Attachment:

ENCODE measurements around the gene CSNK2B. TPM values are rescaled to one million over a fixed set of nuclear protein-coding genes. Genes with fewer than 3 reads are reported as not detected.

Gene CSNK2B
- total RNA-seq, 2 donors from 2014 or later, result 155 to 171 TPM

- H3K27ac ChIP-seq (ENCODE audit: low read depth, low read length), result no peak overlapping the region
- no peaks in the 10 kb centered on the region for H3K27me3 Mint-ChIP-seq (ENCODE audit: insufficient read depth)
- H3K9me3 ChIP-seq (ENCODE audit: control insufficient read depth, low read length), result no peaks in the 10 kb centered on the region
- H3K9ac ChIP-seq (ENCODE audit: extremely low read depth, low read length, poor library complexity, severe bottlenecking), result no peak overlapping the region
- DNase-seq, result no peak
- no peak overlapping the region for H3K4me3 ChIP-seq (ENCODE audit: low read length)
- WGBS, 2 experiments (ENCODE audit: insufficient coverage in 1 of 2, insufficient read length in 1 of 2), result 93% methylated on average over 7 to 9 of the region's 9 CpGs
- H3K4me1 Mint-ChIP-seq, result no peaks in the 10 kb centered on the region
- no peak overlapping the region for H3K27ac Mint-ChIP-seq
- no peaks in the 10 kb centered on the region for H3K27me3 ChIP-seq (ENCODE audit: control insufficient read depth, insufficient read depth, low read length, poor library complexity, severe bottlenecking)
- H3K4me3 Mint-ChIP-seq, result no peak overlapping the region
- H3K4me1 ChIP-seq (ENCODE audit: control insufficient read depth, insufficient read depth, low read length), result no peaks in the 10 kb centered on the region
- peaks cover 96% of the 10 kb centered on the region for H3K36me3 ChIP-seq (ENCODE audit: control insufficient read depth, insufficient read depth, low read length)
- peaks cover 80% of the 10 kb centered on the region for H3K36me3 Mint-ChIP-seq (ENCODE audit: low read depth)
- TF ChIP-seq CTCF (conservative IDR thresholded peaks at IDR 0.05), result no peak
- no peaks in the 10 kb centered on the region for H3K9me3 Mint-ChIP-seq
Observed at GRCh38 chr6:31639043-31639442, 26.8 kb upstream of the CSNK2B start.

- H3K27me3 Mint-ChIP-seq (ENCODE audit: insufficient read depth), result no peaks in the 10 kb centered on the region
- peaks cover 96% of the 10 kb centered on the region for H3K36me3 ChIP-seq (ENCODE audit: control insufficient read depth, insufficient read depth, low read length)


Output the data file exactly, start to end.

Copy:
ENCODE measurements around the gene CSNK2B. TPM values are rescaled to one million over a fixed set of nuclear protein-coding genes. Genes with fewer than 3 reads are reported as not detected.

Gene CSNK2B
- total RNA-seq, 2 donors from 2014 or later, result 155 to 171 TPM

- H3K27ac ChIP-seq (ENCODE audit: low read depth, low read length), result no peak overlapping the region
- no peaks in the 10 kb centered on the region for H3K27me3 Mint-ChIP-seq (ENCODE audit: insufficient read depth)
- H3K9me3 ChIP-seq (ENCODE audit: control insufficient read depth, low read length), result no peaks in the 10 kb centered on the region
- H3K9ac ChIP-seq (ENCODE audit: extremely low read depth, low read length, poor library complexity, severe bottlenecking), result no peak overlapping the region
- DNase-seq, result no peak
- no peak overlapping the region for H3K4me3 ChIP-seq (ENCODE audit: low read length)
- WGBS, 2 experiments (ENCODE audit: insufficient coverage in 1 of 2, insufficient read length in 1 of 2), result 93% methylated on average over 7 to 9 of the region's 9 CpGs
- H3K4me1 Mint-ChIP-seq, result no peaks in the 10 kb centered on the region
- no peak overlapping the region for H3K27ac Mint-ChIP-seq
- no peaks in the 10 kb centered on the region for H3K27me3 ChIP-seq (ENCODE audit: control insufficient read depth, insufficient read depth, low read length, poor library complexity, severe bottlenecking)
- H3K4me3 Mint-ChIP-seq, result no peak overlapping the region
- H3K4me1 ChIP-seq (ENCODE audit: control insufficient read depth, insufficient read depth, low read length), result no peaks in the 10 kb centered on the region
- peaks cover 96% of the 10 kb centered on the region for H3K36me3 ChIP-seq (ENCODE audit: control insufficient read depth, insufficient read depth, low read length)
- peaks cover 80% of the 10 kb centered on the region for H3K36me3 Mint-ChIP-seq (ENCODE audit: low read depth)
- TF ChIP-seq CTCF (conservative IDR thresholded peaks at IDR 0.05), result no peak
- no peaks in the 10 kb centered on the region for H3K9me3 Mint-ChIP-seq
Observed at GRCh38 chr6:31639043-31639442, 26.8 kb upstream of the CSNK2B start.

- H3K27me3 Mint-ChIP-seq (ENCODE audit: insufficient read depth), result no peaks in the 10 kb centered on the region
- peaks cover 96% of the 10 kb centered on the region for H3K36me3 ChIP-seq (ENCODE audit: control insufficient read depth, insufficient read depth, low read length)